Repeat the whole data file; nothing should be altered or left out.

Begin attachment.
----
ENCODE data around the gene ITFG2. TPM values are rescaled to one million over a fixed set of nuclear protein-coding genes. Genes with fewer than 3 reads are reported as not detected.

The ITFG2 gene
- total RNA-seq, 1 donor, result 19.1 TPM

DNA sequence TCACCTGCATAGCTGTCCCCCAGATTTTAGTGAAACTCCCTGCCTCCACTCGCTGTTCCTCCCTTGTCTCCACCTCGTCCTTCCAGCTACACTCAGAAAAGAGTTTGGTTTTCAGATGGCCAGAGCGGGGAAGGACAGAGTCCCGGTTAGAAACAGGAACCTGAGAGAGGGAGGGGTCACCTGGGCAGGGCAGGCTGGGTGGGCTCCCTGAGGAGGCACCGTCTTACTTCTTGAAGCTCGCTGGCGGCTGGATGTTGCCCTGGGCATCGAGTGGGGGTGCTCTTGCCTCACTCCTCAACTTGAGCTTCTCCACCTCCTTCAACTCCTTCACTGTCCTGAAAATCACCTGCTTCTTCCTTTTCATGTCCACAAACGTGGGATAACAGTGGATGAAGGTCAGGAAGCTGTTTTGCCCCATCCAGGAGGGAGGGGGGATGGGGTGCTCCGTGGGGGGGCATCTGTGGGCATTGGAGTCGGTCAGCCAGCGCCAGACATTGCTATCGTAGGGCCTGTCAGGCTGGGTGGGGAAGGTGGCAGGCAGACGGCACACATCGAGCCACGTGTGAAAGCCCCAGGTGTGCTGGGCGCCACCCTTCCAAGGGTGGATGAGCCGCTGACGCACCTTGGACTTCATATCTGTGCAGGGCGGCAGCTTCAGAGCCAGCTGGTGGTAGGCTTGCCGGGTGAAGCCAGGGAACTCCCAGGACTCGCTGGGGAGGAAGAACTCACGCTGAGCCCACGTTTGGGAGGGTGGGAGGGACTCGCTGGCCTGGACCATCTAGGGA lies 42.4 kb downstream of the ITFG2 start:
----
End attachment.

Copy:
ENCODE data around the gene ITFG2. TPM values are rescaled to one million over a fixed set of nuclear protein-coding genes. Genes with fewer than 3 reads are reported as not detected.

The ITFG2 gene
- total RNA-seq, 1 donor, result 19.1 TPM

DNA sequence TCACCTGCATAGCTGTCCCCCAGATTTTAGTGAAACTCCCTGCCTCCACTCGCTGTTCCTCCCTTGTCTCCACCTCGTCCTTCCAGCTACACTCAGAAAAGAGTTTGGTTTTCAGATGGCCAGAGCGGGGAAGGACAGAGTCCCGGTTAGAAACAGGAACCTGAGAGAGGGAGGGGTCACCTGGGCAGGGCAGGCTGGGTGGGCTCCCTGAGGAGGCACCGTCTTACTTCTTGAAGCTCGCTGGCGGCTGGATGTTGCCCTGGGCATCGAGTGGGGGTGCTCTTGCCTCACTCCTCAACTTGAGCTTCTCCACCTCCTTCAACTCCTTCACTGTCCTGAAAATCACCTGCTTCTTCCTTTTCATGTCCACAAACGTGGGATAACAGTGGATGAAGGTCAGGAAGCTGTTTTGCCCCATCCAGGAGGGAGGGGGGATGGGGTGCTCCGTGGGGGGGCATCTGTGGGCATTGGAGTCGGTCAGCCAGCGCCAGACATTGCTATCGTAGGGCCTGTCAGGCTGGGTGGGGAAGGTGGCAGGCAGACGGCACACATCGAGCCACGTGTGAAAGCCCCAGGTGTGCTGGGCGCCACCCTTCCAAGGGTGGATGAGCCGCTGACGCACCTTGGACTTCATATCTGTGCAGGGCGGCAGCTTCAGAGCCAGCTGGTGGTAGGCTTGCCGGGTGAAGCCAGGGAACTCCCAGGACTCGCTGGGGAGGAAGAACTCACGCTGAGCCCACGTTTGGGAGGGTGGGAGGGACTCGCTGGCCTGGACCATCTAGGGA lies 42.4 kb downstream of the ITFG2 start: